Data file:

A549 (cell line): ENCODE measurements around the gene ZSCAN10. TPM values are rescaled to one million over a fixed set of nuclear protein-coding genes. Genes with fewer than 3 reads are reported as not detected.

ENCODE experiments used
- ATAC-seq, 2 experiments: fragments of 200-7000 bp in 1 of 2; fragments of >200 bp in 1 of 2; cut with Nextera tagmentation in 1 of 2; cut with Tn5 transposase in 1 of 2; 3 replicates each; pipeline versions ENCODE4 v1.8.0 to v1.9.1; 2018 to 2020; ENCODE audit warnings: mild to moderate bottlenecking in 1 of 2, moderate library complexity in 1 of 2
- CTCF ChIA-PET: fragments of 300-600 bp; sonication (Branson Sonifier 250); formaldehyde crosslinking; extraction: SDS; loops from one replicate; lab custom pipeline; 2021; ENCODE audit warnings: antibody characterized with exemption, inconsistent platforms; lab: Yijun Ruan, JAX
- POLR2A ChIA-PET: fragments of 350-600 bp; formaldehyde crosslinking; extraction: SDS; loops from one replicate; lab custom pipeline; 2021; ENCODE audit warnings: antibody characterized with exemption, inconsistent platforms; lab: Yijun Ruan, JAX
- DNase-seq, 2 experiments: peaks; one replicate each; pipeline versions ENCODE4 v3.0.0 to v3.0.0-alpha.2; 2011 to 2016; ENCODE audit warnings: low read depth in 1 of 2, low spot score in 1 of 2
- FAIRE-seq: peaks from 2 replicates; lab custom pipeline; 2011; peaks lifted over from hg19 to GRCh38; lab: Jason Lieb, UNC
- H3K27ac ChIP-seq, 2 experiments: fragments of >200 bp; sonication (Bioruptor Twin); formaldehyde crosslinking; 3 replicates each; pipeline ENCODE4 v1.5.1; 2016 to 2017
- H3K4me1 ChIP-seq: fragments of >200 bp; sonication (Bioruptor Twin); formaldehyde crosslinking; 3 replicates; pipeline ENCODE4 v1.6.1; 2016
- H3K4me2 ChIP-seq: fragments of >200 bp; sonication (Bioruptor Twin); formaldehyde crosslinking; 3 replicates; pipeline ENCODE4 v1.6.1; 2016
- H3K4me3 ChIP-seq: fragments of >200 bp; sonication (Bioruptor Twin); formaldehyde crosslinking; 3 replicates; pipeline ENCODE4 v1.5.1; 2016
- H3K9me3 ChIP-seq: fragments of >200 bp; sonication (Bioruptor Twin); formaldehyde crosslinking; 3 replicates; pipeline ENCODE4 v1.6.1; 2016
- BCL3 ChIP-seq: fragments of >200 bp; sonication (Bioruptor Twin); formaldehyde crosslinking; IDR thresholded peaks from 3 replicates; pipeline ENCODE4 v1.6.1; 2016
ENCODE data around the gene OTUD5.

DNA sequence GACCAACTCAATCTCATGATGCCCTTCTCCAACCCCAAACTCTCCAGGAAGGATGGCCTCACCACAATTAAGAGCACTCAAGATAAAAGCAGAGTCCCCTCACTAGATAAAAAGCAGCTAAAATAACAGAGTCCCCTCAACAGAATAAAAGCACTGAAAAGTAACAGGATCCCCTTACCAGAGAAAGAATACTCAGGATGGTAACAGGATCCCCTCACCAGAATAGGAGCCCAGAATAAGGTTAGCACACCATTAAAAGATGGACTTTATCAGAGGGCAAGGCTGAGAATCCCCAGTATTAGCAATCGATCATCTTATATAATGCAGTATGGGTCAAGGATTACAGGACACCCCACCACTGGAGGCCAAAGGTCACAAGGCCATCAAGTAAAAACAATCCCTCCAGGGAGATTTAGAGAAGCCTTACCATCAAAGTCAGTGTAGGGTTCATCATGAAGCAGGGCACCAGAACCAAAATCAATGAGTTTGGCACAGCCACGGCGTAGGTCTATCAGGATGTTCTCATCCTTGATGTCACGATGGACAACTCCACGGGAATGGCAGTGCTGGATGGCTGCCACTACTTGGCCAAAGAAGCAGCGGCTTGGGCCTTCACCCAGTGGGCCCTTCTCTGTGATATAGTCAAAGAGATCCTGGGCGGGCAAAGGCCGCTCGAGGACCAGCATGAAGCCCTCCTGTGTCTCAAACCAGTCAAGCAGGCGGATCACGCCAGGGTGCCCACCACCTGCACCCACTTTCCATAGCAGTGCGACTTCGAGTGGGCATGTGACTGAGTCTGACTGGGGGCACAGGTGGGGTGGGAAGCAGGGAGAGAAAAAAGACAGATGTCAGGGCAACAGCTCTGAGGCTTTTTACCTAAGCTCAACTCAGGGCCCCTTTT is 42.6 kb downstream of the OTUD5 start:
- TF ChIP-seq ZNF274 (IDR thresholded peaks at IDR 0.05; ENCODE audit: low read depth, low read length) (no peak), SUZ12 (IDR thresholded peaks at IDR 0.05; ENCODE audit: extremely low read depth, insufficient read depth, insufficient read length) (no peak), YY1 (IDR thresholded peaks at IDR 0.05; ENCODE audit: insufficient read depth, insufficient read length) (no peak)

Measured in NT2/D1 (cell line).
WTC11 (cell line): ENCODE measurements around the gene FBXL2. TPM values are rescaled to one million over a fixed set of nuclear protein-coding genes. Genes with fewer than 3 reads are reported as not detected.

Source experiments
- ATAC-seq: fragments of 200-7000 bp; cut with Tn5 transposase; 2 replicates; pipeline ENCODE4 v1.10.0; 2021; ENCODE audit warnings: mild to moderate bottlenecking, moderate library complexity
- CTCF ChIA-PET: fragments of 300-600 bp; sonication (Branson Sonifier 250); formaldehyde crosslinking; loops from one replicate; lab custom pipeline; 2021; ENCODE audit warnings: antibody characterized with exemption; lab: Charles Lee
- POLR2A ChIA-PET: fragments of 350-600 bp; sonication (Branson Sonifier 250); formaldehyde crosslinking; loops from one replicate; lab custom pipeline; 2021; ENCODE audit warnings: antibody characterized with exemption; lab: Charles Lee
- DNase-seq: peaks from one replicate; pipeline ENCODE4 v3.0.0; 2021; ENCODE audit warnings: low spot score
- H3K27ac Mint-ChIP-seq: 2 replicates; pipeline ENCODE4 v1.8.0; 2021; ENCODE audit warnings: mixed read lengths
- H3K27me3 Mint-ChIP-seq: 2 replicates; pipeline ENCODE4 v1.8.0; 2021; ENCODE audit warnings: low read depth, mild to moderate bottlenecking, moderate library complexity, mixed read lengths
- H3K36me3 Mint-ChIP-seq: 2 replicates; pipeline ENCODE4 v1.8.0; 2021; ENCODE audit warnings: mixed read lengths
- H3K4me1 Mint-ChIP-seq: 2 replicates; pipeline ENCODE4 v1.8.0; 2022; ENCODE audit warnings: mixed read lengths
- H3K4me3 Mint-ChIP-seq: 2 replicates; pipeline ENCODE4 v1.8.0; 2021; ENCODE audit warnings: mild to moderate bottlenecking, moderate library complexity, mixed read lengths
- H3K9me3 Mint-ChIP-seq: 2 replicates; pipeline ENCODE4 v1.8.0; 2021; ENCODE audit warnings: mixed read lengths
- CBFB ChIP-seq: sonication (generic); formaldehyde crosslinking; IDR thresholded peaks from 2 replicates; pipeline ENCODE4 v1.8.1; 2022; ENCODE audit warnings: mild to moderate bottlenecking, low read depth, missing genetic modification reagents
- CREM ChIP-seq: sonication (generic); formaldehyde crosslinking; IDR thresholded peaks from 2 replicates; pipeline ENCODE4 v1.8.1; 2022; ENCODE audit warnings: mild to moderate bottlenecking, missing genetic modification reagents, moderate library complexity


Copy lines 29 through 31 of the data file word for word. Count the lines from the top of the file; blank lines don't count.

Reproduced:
- H3K9me3 Mint-ChIP-seq: 2 replicates; pipeline ENCODE4 v1.8.0; 2021; ENCODE audit warnings: mixed read lengths
- CBFB ChIP-seq: sonication (generic); formaldehyde crosslinking; IDR thresholded peaks from 2 replicates; pipeline ENCODE4 v1.8.1; 2022; ENCODE audit warnings: mild to moderate bottlenecking, low read depth, missing genetic modification reagents
- CREM ChIP-seq: sonication (generic); formaldehyde crosslinking; IDR thresholded peaks from 2 replicates; pipeline ENCODE4 v1.8.1; 2022; ENCODE audit warnings: mild to moderate bottlenecking, missing genetic modification reagents, moderate library complexity